Last December, Colorado Springs grounded its police Air Support Unit, making national headlines — even in the New York Times — by putting the unit's two helicopters up for sale in online auctions. The reasons were simple: The unit's helicopters, which were Vietnam-era military surplus donated to the city, were aging out. The cash-strapped city was slashing services, and paying for fuel and upkeep was hard to justify.
It was a defeat for a vocal group of supporters who argued that they gave the police an edge in a sprawling city like the Springs. One was Councilor Bernie Herpin, who calls them "a force multiplier." As Sgt. Darrin Abbink explains, when a burglary call came in, the helicopter could zip over to the scene, spot the suspect and keep him in sight until ground units arrived.
"It can take 8 to 10 minutes for a ground unit to get to a scene, whereas the helicopter could take less than two minutes," Abbink says. "When you look out that window, and you look at the world below you, especially from a helicopter which is only 500 to 1,000 feet high, it's a whole different perspective of what's going on on the ground. ...
"So we lost that set of eyes, that vantage point. Looking for a guy armed with a gun, in the middle of the night, coming around the side of a house, let me tell you it is a scary thing. A helicopter 500 feet overhead telling you that the guy is around the corner or over the fence is a huge advantage."
Yet, after a year without this advantage, one wonders: Has public safety in the city really been affected?
There's no easy answer. While the police department was able to keep detailed statistics on when and how the helicopters were used in years past, it hasn't since kept records as to when it would have used the choppers in 2010.
"There wasn't any way of tracking and saying, 'OK, these specific calls it would have been used on,'" Abbink says. "It got used on a wide variety of things, and that depended on the circumstances of the call. The call came in, and we'd say, 'That'd be a good one for the helicopter.'"
The biggest edge for police came in high-speed chases.
"Our policy on vehicle pursuits used to be, if we engaged in a vehicle pursuit and the helicopter was up, and it could get over to the pursuit, then all of the ground units dropped out," he says. "Obviously, that was safer for the public."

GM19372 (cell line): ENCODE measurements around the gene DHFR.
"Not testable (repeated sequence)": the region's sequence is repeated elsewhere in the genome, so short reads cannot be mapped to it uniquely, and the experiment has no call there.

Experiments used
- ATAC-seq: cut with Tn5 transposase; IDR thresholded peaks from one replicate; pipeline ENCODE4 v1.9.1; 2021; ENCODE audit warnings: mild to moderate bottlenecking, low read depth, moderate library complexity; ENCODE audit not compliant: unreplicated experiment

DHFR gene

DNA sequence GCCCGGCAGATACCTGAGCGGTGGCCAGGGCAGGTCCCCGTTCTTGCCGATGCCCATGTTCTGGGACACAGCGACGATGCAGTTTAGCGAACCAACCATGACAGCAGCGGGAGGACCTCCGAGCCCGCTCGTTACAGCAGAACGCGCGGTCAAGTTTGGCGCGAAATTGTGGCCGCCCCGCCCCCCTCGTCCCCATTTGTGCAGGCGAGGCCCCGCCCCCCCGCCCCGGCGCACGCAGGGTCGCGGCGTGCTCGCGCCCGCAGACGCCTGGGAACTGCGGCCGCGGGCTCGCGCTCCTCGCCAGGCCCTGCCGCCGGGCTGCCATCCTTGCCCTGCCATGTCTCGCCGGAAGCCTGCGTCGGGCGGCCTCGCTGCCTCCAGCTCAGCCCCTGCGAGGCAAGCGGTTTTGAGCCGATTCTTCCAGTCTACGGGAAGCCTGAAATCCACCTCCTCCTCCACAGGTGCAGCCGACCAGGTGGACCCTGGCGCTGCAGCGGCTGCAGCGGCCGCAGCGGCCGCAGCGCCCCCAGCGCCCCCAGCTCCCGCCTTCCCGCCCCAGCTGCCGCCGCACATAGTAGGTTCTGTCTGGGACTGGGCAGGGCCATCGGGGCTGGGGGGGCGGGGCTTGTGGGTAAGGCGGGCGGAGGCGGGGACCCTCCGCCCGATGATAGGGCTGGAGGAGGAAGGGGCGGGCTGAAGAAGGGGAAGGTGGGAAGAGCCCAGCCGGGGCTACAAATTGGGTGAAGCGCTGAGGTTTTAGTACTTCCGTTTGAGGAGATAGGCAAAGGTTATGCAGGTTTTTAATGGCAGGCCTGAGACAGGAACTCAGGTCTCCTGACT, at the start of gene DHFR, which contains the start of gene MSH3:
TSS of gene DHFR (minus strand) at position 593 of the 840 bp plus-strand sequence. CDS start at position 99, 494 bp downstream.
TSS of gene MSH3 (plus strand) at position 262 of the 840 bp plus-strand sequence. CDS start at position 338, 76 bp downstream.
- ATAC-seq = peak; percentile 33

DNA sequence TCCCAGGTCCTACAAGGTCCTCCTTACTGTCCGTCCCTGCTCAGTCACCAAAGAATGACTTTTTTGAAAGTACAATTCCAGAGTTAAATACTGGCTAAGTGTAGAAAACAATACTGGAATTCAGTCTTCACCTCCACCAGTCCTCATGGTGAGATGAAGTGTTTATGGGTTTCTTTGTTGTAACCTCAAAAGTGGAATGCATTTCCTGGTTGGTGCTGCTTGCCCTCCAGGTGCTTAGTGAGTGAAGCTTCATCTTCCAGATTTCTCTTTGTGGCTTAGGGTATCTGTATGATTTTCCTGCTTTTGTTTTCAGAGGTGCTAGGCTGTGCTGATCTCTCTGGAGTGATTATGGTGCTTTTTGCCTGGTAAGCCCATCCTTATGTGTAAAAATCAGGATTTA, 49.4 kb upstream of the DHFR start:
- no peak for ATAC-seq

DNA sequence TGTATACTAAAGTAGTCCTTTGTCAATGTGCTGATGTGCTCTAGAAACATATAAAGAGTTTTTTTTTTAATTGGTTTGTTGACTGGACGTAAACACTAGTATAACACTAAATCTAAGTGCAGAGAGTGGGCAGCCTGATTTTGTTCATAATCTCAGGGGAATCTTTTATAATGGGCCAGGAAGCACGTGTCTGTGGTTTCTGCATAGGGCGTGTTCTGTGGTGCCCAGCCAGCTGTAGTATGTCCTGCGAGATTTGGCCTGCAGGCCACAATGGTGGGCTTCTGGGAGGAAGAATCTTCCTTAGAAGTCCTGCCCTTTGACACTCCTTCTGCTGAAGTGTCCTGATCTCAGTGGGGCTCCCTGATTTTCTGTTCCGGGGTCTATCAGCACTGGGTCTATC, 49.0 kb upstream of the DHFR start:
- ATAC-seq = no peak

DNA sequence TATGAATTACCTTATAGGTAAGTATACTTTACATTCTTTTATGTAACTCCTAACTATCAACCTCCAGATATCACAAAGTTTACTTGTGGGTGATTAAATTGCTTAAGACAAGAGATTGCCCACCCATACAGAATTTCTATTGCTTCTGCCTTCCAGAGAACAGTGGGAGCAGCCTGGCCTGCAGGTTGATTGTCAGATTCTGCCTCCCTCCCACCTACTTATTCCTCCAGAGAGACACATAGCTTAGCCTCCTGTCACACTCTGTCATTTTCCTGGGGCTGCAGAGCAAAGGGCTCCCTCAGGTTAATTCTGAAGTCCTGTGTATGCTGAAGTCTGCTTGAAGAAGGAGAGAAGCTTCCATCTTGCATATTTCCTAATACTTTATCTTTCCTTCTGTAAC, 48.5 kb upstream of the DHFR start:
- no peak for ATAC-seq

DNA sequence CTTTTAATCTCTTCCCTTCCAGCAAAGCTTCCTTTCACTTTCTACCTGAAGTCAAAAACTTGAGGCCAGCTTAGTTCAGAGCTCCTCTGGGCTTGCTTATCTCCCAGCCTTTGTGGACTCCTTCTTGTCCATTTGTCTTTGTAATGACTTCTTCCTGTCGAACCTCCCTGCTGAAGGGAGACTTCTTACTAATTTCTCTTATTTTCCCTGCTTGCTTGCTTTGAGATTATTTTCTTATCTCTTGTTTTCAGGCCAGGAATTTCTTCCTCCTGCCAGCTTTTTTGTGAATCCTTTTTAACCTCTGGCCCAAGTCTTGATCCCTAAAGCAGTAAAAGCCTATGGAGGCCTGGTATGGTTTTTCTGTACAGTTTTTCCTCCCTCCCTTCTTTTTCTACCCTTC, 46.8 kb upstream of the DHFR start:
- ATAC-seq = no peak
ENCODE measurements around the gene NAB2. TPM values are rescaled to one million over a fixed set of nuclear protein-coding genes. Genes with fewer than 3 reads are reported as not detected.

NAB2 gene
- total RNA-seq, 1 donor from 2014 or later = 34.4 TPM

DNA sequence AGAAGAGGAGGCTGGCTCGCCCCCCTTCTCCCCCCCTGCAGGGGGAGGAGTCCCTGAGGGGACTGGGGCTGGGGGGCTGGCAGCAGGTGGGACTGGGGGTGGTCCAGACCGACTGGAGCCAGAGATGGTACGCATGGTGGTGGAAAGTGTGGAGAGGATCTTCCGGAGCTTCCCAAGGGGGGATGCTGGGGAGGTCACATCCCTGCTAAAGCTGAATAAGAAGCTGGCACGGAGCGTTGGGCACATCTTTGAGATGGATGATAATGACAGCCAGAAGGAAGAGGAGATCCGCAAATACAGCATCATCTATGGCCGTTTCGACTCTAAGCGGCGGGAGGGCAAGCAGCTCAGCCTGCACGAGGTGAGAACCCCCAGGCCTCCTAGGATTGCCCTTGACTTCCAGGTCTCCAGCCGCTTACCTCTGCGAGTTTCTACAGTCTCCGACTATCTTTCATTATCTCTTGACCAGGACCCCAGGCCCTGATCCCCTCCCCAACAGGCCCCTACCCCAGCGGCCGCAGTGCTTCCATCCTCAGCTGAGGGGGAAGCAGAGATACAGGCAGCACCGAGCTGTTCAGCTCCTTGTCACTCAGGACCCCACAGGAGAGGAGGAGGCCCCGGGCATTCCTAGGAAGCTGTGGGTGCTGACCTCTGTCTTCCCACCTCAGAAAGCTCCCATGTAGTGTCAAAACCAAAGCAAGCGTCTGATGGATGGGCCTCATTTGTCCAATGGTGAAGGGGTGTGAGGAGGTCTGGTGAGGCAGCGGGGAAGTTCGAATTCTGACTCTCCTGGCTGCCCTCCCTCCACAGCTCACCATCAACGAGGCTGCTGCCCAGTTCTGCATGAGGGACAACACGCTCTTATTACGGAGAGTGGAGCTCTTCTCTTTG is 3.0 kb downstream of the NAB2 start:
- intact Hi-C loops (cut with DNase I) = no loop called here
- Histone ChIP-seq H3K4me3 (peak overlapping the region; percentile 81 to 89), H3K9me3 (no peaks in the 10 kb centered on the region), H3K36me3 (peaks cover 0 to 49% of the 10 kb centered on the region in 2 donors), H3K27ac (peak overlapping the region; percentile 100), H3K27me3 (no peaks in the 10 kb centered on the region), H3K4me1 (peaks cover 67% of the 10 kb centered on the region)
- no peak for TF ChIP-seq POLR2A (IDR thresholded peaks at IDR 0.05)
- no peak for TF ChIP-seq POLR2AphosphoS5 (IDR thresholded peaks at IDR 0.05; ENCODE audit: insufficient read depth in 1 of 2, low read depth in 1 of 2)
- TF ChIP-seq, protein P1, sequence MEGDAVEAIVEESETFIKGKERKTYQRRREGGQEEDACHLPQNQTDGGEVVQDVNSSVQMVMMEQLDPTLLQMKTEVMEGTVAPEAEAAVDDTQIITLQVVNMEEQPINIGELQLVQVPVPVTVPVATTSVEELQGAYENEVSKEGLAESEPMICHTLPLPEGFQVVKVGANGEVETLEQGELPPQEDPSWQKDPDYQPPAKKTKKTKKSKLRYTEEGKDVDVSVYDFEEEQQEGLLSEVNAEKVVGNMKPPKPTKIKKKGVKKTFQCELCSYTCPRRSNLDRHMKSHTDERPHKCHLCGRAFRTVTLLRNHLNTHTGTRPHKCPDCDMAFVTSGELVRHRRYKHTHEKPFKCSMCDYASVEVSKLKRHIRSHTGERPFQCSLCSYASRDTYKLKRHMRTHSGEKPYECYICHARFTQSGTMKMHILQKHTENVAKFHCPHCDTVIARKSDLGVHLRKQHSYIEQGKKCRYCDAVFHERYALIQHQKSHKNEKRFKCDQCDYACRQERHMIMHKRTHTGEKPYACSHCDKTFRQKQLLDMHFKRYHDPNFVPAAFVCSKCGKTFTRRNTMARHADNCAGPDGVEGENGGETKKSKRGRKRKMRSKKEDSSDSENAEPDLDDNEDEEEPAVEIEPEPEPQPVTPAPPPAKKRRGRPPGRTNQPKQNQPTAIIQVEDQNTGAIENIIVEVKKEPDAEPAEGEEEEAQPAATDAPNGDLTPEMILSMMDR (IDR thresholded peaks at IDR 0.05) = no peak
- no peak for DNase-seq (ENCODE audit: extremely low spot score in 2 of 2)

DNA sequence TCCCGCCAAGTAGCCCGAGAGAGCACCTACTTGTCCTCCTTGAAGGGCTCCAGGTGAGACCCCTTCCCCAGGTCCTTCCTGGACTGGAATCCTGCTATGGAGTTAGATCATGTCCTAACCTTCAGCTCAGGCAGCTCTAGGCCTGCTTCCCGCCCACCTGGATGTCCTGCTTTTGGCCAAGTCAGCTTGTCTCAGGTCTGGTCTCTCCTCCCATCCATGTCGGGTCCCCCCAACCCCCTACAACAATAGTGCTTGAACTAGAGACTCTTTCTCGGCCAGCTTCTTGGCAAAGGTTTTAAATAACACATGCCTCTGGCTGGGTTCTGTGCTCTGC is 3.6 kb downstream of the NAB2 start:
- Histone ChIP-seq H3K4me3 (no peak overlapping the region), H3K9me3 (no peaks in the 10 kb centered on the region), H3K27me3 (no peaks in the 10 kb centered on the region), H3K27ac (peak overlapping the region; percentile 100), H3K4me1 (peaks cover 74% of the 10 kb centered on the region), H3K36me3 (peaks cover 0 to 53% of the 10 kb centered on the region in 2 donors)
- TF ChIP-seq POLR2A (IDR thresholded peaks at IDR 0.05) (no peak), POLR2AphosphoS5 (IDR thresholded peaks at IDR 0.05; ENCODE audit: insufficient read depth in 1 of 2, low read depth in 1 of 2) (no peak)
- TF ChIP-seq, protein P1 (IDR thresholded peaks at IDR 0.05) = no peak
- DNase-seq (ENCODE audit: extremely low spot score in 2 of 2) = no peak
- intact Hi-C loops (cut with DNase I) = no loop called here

Abbink says there may be only a couple of high-speed pursuits a year, though there was one just last week, according to Sgt. Dan Lofgren. Lofgren, who was in charge of the helicopter unit for seven years, was on a call to a disturbance in the south end that turned into a high-speed chase for an armed suspect. Once it hit 100 mph on the highway, the cops had to back off.
They were able to ID the suspect, and put out a warrant for his arrest, Lofgren says, but no one's apprehended him yet.
"If we had the helicopter, we could have followed him," he says, "and when he stopped at a gas station we could have picked him up, in a much safer way for the public."
Councilor Scott Hente still sees selling the choppers (for about $350,000 total) as "a missed opportunity. We could have used it for crime-fighting, but you'd never know because you didn't have it to use it."
The police are in no way exploring bringing back the unit, says Abbink, and there's no push to do so. Lofgren says the department found a new helicopter would cost at least $4 million, with the high-end reaching $7 million. It's a significantly higher price than what a city closer to sea level would be facing; helicopters flying at an altitude of at least 7,000 feet demand a higher level of engineering.
"When you think of what $4 million to $7 million can do in the department in terms of restoring services, we could bring back our juvenile offender unit, or some of the other units we had to downsize or disband," Abbink says. He adds: "[The helicopter unit] would have to be one of the last things we'd bring back."
The only reason Colorado Springs got helicopters in the first place, Abbink says, is because they were donated by the military in 1995. The only costs were upkeep and the pilots, but with many police officers having previously been at Fort Carson, there were a number trained and certified to fly, "a big savings," in Abbink's words.
He says that even if the military were to donate another helicopter now, the department probably wouldn't be able to accept it.
"Would we love to get them back? Yes. Is it going to happen any time soon? Probably not in my career."
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